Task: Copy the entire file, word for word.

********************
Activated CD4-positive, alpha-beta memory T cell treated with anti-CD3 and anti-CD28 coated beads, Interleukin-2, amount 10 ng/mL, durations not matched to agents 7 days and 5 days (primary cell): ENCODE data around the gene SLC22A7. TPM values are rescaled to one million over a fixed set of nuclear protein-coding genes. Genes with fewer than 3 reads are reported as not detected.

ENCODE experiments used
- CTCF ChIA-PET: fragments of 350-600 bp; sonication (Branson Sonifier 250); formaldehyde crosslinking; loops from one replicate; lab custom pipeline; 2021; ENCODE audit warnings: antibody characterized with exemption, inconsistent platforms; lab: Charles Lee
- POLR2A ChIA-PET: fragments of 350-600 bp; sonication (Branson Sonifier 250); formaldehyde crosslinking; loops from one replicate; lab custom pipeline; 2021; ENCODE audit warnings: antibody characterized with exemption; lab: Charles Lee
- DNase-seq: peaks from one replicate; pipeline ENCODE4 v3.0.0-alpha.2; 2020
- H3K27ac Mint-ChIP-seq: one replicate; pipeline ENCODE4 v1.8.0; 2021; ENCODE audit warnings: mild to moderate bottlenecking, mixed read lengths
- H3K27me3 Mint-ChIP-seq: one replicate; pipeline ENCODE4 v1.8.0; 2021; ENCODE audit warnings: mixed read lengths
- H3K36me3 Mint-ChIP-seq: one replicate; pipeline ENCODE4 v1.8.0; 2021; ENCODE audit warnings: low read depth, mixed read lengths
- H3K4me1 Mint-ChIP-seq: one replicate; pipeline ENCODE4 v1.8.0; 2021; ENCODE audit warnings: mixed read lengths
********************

Activated CD4-positive, alpha-beta memory T cell treated with anti-CD3 and anti-CD28 coated beads, Interleukin-2, amount 10 ng/mL, durations not matched to agents 7 days and 5 days (primary cell): ENCODE data around the gene SLC22A7. TPM values are rescaled to one million over a fixed set of nuclear protein-coding genes. Genes with fewer than 3 reads are reported as not detected.

ENCODE experiments used
- CTCF ChIA-PET: fragments of 350-600 bp; sonication (Branson Sonifier 250); formaldehyde crosslinking; loops from one replicate; lab custom pipeline; 2021; ENCODE audit warnings: antibody characterized with exemption, inconsistent platforms; lab: Charles Lee
- POLR2A ChIA-PET: fragments of 350-600 bp; sonication (Branson Sonifier 250); formaldehyde crosslinking; loops from one replicate; lab custom pipeline; 2021; ENCODE audit warnings: antibody characterized with exemption; lab: Charles Lee
- DNase-seq: peaks from one replicate; pipeline ENCODE4 v3.0.0-alpha.2; 2020
- H3K27ac Mint-ChIP-seq: one replicate; pipeline ENCODE4 v1.8.0; 2021; ENCODE audit warnings: mild to moderate bottlenecking, mixed read lengths
- H3K27me3 Mint-ChIP-seq: one replicate; pipeline ENCODE4 v1.8.0; 2021; ENCODE audit warnings: mixed read lengths
- H3K36me3 Mint-ChIP-seq: one replicate; pipeline ENCODE4 v1.8.0; 2021; ENCODE audit warnings: low read depth, mixed read lengths
- H3K4me1 Mint-ChIP-seq: one replicate; pipeline ENCODE4 v1.8.0; 2021; ENCODE audit warnings: mixed read lengths